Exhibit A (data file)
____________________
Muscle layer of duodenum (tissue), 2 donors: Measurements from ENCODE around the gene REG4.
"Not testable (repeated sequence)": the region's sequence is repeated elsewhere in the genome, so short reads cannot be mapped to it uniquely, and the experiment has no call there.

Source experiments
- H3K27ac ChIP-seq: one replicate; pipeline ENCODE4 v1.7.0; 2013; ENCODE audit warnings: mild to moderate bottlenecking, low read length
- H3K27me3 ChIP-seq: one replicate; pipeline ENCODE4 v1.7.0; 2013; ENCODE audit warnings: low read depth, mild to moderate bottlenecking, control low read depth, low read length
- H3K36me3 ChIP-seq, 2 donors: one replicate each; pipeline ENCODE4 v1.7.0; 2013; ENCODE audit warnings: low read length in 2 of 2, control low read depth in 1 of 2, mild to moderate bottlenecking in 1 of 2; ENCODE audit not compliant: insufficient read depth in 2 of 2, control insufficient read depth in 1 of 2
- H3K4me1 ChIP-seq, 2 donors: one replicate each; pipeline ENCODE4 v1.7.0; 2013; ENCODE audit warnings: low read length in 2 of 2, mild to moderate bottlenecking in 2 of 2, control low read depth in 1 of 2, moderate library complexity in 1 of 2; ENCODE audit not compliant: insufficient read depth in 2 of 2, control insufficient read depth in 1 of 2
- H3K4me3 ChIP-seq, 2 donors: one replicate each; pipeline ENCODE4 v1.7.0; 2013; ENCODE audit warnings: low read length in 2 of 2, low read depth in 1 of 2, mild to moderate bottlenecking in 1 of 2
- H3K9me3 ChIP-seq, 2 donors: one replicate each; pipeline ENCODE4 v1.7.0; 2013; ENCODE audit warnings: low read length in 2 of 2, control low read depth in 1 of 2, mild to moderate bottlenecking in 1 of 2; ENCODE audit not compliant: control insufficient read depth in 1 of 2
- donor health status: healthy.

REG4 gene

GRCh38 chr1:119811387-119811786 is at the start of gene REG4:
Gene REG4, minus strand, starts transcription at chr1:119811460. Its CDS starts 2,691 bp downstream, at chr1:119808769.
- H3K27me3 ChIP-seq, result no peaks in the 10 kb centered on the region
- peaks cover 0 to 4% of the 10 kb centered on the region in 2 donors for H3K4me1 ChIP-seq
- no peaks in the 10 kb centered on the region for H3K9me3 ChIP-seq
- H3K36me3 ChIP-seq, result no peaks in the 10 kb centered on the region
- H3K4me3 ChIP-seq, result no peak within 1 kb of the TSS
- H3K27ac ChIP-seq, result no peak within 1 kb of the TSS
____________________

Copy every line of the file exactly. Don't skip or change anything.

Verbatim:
Muscle layer of duodenum (tissue), 2 donors: Measurements from ENCODE around the gene REG4.
"Not testable (repeated sequence)": the region's sequence is repeated elsewhere in the genome, so short reads cannot be mapped to it uniquely, and the experiment has no call there.

Source experiments
- H3K27ac ChIP-seq: one replicate; pipeline ENCODE4 v1.7.0; 2013; ENCODE audit warnings: mild to moderate bottlenecking, low read length
- H3K27me3 ChIP-seq: one replicate; pipeline ENCODE4 v1.7.0; 2013; ENCODE audit warnings: low read depth, mild to moderate bottlenecking, control low read depth, low read length
- H3K36me3 ChIP-seq, 2 donors: one replicate each; pipeline ENCODE4 v1.7.0; 2013; ENCODE audit warnings: low read length in 2 of 2, control low read depth in 1 of 2, mild to moderate bottlenecking in 1 of 2; ENCODE audit not compliant: insufficient read depth in 2 of 2, control insufficient read depth in 1 of 2
- H3K4me1 ChIP-seq, 2 donors: one replicate each; pipeline ENCODE4 v1.7.0; 2013; ENCODE audit warnings: low read length in 2 of 2, mild to moderate bottlenecking in 2 of 2, control low read depth in 1 of 2, moderate library complexity in 1 of 2; ENCODE audit not compliant: insufficient read depth in 2 of 2, control insufficient read depth in 1 of 2
- H3K4me3 ChIP-seq, 2 donors: one replicate each; pipeline ENCODE4 v1.7.0; 2013; ENCODE audit warnings: low read length in 2 of 2, low read depth in 1 of 2, mild to moderate bottlenecking in 1 of 2
- H3K9me3 ChIP-seq, 2 donors: one replicate each; pipeline ENCODE4 v1.7.0; 2013; ENCODE audit warnings: low read length in 2 of 2, control low read depth in 1 of 2, mild to moderate bottlenecking in 1 of 2; ENCODE audit not compliant: control insufficient read depth in 1 of 2
- donor health status: healthy.

REG4 gene

GRCh38 chr1:119811387-119811786 is at the start of gene REG4:
Gene REG4, minus strand, starts transcription at chr1:119811460. Its CDS starts 2,691 bp downstream, at chr1:119808769.
- H3K27me3 ChIP-seq, result no peaks in the 10 kb centered on the region
- peaks cover 0 to 4% of the 10 kb centered on the region in 2 donors for H3K4me1 ChIP-seq
- no peaks in the 10 kb centered on the region for H3K9me3 ChIP-seq
- H3K36me3 ChIP-seq, result no peaks in the 10 kb centered on the region
- H3K4me3 ChIP-seq, result no peak within 1 kb of the TSS
- H3K27ac ChIP-seq, result no peak within 1 kb of the TSS